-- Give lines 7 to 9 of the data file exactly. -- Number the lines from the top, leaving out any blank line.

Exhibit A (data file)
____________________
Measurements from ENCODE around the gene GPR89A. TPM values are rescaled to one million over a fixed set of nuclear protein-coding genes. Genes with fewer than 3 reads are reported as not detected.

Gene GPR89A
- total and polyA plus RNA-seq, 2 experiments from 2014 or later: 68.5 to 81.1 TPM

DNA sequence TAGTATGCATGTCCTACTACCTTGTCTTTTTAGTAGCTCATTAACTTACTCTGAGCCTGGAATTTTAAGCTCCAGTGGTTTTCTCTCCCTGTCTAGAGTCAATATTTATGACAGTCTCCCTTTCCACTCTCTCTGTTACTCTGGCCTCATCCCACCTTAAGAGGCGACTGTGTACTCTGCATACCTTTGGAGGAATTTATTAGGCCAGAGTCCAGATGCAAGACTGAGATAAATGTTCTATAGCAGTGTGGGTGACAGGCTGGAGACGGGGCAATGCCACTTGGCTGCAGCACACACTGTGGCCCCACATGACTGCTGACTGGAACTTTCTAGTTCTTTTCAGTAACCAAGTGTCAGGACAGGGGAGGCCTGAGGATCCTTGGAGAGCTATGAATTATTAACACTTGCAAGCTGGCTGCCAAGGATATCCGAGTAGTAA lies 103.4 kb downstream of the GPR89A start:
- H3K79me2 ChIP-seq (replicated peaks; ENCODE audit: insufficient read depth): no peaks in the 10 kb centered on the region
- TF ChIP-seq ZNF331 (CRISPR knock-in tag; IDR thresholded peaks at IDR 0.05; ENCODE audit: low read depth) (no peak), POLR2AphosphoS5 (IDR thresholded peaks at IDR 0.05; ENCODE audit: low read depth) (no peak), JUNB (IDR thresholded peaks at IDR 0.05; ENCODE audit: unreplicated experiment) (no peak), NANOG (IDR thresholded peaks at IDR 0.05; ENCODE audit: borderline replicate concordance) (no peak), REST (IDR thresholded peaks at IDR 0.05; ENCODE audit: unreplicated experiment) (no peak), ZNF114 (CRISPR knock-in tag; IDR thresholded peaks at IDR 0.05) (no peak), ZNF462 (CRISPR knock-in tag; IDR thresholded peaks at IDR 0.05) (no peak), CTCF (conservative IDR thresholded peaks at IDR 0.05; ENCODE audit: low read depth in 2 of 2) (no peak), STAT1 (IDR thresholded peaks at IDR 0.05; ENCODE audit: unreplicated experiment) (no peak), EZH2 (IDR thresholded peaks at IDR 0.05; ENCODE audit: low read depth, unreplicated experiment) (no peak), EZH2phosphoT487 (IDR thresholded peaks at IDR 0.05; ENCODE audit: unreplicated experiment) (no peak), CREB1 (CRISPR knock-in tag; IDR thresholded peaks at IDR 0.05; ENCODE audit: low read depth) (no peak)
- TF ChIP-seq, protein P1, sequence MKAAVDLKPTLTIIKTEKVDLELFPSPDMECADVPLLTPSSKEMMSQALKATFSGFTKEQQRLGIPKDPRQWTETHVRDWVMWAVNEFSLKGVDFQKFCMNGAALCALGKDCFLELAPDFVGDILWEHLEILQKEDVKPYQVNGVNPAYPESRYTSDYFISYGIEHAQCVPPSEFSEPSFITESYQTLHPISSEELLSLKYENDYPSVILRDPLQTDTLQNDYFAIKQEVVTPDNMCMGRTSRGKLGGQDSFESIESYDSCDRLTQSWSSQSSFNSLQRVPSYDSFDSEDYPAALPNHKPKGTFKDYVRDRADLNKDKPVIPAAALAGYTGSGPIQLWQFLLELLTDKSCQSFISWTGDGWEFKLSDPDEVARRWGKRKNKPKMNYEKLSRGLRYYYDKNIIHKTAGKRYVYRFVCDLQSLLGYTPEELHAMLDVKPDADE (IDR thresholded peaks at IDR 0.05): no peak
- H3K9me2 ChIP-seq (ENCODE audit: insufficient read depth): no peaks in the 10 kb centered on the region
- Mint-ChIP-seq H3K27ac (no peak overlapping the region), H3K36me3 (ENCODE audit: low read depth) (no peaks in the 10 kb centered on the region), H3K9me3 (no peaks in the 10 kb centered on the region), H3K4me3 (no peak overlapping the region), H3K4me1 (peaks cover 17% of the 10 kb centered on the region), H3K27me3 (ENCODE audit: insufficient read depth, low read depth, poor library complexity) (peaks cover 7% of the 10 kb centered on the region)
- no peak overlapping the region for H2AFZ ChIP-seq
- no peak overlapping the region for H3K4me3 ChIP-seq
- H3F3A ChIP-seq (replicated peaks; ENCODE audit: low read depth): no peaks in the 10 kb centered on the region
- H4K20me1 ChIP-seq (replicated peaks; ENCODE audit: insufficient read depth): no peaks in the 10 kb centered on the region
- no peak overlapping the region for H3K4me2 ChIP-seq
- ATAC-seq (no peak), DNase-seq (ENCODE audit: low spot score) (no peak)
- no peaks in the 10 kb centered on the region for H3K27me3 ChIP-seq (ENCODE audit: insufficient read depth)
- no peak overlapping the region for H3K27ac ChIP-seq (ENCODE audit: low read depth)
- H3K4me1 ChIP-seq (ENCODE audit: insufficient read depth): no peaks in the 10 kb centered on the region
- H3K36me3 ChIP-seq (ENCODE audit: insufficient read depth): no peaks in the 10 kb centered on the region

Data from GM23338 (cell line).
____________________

- TF ChIP-seq, protein P1, sequence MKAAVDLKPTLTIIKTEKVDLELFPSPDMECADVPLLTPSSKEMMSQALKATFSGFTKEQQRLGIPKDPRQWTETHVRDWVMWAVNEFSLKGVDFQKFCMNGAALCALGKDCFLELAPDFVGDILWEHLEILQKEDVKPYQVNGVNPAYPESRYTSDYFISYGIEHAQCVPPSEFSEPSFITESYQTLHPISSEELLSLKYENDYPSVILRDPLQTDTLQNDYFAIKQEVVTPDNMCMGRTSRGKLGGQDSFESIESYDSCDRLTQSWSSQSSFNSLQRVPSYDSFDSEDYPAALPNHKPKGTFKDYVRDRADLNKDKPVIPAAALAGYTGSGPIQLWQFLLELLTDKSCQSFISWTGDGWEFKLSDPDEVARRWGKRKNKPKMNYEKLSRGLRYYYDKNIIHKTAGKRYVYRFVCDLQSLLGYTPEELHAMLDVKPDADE (IDR thresholded peaks at IDR 0.05): no peak
- H3K9me2 ChIP-seq (ENCODE audit: insufficient read depth): no peaks in the 10 kb centered on the region
- Mint-ChIP-seq H3K27ac (no peak overlapping the region), H3K36me3 (ENCODE audit: low read depth) (no peaks in the 10 kb centered on the region), H3K9me3 (no peaks in the 10 kb centered on the region), H3K4me3 (no peak overlapping the region), H3K4me1 (peaks cover 17% of the 10 kb centered on the region), H3K27me3 (ENCODE audit: insufficient read depth, low read depth, poor library complexity) (peaks cover 7% of the 10 kb centered on the region)